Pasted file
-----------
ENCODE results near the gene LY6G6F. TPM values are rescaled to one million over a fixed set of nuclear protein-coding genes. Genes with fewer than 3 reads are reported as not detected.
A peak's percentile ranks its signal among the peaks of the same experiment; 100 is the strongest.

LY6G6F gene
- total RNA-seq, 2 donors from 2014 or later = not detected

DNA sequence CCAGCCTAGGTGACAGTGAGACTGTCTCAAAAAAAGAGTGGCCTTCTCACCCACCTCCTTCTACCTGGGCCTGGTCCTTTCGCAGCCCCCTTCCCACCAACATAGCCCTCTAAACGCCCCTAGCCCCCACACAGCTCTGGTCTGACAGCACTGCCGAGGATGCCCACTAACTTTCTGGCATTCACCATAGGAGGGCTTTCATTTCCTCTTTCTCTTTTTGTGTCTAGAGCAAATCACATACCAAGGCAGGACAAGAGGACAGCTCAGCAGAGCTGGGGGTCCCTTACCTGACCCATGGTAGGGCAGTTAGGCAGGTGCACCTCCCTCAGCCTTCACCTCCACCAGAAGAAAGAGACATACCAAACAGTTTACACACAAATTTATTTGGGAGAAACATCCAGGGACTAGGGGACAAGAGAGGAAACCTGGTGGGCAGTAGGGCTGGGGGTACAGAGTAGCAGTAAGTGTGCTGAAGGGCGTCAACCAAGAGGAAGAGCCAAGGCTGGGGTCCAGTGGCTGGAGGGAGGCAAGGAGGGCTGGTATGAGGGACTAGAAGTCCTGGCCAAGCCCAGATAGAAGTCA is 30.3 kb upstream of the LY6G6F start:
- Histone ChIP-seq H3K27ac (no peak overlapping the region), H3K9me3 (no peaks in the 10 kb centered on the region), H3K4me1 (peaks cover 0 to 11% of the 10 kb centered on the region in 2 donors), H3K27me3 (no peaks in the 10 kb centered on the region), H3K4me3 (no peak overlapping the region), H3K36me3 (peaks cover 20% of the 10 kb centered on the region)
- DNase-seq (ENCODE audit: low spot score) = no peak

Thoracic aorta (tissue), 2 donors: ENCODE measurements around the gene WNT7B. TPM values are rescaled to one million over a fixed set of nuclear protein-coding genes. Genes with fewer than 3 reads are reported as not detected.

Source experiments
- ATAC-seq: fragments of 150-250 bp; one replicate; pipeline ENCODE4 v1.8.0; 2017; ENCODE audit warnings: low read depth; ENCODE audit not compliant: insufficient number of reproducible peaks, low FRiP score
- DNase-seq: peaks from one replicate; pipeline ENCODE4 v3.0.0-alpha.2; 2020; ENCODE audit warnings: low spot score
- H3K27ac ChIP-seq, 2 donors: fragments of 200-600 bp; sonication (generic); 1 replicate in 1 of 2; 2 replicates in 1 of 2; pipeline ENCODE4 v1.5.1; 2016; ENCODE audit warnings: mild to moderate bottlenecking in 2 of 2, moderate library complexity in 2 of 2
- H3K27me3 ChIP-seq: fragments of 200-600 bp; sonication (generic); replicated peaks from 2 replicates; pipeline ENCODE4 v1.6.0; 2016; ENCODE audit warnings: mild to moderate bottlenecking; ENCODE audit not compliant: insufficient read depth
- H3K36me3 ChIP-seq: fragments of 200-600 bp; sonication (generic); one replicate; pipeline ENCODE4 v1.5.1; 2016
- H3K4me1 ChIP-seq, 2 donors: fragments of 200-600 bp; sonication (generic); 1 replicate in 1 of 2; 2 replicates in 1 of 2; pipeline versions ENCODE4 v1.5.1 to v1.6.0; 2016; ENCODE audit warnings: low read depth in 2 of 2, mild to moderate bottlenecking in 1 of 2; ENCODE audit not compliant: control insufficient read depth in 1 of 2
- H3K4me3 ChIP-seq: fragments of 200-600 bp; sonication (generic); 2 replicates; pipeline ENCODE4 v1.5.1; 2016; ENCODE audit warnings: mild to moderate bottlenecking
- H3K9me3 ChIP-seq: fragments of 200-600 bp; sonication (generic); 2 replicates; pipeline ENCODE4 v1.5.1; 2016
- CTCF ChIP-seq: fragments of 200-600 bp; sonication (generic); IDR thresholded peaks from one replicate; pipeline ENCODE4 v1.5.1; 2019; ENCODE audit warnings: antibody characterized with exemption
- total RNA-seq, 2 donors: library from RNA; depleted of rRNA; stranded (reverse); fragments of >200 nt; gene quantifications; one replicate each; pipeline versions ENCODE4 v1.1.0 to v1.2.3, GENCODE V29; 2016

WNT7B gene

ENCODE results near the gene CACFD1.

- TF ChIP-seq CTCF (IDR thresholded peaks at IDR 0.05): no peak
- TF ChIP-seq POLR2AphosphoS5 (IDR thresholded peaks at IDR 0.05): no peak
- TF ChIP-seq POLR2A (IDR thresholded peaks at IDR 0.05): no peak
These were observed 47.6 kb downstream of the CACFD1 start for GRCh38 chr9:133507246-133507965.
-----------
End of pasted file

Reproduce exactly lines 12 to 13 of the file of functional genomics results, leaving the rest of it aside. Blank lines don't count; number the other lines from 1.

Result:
- H3K27ac ChIP-seq, 2 donors: fragments of 200-600 bp; sonication (generic); 1 replicate in 1 of 2; 2 replicates in 1 of 2; pipeline ENCODE4 v1.5.1; 2016; ENCODE audit warnings: mild to moderate bottlenecking in 2 of 2, moderate library complexity in 2 of 2
- H3K27me3 ChIP-seq: fragments of 200-600 bp; sonication (generic); replicated peaks from 2 replicates; pipeline ENCODE4 v1.6.0; 2016; ENCODE audit warnings: mild to moderate bottlenecking; ENCODE audit not compliant: insufficient read depth